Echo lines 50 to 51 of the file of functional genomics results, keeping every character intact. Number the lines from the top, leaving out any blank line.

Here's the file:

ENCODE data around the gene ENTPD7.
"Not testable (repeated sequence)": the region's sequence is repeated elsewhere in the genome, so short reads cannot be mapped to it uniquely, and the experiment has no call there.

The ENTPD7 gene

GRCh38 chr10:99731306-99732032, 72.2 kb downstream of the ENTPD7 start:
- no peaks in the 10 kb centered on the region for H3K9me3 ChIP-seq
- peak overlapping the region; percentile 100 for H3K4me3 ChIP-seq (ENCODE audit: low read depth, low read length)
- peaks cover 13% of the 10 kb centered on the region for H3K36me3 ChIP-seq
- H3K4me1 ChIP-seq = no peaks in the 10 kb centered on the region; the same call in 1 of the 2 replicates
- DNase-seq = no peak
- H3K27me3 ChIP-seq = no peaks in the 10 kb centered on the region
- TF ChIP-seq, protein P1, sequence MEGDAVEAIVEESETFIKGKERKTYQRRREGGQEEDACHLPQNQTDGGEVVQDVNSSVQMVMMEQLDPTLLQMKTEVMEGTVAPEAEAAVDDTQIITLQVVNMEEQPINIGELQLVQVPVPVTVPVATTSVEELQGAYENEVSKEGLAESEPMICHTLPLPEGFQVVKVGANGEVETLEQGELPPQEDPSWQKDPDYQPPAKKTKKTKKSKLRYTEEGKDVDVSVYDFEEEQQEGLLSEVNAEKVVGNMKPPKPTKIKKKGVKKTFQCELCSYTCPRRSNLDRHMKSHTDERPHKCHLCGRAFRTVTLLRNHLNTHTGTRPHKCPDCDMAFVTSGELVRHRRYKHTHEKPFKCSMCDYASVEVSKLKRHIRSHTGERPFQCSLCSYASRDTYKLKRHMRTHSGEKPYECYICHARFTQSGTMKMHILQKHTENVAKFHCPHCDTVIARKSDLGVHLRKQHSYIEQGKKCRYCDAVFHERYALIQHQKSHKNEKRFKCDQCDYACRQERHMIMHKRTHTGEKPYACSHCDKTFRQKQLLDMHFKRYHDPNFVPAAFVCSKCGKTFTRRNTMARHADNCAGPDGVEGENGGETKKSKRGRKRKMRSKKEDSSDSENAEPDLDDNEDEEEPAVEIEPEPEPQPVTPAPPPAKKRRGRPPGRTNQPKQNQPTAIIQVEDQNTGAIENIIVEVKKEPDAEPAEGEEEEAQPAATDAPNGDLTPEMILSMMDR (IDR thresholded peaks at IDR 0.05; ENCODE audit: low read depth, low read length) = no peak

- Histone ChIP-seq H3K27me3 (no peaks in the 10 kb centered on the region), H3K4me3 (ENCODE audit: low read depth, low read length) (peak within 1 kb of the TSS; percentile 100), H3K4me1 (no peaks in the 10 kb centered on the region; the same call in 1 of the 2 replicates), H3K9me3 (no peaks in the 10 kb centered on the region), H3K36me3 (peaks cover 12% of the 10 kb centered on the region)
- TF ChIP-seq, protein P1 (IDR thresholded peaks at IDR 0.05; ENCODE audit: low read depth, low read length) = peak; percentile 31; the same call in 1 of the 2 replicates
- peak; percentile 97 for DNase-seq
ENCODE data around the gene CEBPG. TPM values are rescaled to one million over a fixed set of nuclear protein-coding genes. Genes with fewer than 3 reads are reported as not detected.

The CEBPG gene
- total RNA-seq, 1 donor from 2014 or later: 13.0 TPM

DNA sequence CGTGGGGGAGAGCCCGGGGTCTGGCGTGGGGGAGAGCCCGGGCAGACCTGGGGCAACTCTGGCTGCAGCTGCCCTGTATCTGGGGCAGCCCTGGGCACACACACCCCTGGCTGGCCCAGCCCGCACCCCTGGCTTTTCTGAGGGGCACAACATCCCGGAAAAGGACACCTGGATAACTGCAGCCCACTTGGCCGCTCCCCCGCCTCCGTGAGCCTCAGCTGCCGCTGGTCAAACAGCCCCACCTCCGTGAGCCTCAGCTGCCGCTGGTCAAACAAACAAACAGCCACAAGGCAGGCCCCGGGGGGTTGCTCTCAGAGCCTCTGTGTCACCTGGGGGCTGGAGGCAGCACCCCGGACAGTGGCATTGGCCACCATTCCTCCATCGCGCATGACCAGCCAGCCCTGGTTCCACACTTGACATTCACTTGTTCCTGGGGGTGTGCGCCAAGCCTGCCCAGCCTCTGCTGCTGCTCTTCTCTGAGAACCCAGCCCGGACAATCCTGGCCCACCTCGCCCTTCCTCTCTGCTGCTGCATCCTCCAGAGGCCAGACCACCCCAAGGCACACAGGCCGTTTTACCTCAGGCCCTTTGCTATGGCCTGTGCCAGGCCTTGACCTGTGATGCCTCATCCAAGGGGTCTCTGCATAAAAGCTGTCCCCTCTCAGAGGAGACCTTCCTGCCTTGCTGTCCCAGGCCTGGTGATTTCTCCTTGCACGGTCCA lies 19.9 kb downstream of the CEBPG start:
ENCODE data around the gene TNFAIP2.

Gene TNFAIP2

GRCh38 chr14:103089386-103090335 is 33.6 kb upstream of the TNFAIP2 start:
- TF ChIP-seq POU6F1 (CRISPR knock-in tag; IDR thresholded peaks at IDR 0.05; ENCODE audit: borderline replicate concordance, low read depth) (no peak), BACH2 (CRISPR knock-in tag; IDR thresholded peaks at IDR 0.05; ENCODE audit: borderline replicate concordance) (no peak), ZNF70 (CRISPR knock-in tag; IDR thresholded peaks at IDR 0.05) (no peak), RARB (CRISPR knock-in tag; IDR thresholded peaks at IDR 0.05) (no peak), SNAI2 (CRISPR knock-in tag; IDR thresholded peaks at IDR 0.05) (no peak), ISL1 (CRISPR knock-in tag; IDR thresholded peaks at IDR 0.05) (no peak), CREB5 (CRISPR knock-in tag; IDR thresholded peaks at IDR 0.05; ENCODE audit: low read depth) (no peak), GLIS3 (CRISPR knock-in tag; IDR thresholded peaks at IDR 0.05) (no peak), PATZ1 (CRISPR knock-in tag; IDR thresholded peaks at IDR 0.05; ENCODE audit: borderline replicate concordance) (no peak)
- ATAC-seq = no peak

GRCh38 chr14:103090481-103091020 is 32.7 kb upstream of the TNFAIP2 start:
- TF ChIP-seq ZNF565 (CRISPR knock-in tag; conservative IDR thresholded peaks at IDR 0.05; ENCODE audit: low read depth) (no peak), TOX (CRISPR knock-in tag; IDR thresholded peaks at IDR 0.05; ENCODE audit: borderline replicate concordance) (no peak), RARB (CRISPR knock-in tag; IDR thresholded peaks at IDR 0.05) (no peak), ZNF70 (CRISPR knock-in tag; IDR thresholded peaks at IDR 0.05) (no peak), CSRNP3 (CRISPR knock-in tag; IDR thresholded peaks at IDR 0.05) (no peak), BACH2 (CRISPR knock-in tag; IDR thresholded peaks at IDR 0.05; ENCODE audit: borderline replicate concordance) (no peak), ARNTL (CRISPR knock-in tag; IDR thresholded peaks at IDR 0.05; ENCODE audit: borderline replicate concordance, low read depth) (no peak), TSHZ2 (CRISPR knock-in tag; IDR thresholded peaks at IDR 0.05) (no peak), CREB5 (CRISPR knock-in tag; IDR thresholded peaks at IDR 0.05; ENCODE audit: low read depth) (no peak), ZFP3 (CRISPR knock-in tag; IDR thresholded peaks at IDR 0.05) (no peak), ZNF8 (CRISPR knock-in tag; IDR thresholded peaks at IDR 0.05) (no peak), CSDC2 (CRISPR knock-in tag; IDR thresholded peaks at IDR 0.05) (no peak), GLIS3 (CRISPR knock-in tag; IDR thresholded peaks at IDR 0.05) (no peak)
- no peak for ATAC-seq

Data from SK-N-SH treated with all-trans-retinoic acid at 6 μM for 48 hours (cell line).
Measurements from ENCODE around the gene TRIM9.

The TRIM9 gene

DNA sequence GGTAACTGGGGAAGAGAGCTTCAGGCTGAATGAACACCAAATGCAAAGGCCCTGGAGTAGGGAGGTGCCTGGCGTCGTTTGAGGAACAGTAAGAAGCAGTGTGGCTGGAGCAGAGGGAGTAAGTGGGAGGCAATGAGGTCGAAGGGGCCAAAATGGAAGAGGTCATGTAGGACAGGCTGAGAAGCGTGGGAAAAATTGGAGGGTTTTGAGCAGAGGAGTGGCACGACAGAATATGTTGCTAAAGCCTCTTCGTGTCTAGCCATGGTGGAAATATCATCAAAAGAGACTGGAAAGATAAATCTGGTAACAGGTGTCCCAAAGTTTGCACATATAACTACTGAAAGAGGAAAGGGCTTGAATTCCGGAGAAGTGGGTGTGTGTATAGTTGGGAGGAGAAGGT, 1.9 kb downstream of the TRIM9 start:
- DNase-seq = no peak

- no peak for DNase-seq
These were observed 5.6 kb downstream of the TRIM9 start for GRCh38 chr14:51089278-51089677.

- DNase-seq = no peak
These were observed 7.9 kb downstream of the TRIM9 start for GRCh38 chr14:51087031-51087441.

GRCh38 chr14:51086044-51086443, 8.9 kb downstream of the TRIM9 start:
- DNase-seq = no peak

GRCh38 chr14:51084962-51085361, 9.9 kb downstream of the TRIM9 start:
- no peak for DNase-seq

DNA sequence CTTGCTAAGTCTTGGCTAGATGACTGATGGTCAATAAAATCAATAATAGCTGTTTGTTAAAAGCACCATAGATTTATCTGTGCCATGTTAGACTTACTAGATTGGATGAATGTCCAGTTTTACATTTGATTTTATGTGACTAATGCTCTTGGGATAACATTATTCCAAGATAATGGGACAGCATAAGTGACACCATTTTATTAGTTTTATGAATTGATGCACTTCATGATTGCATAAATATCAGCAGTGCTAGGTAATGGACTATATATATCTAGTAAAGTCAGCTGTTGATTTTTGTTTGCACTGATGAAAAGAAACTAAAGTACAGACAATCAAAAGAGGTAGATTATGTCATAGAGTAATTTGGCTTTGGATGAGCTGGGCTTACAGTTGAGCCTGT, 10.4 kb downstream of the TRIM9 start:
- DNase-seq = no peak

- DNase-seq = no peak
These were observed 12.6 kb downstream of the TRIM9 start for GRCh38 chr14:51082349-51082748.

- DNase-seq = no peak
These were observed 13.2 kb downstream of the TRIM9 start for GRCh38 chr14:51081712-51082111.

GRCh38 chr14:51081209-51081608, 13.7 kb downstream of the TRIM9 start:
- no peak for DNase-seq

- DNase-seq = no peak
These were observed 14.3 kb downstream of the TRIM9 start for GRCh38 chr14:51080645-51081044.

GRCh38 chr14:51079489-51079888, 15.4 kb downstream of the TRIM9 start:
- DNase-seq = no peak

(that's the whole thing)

GRCh38 chr14:51079489-51079888, 15.4 kb downstream of the TRIM9 start:
- DNase-seq = no peak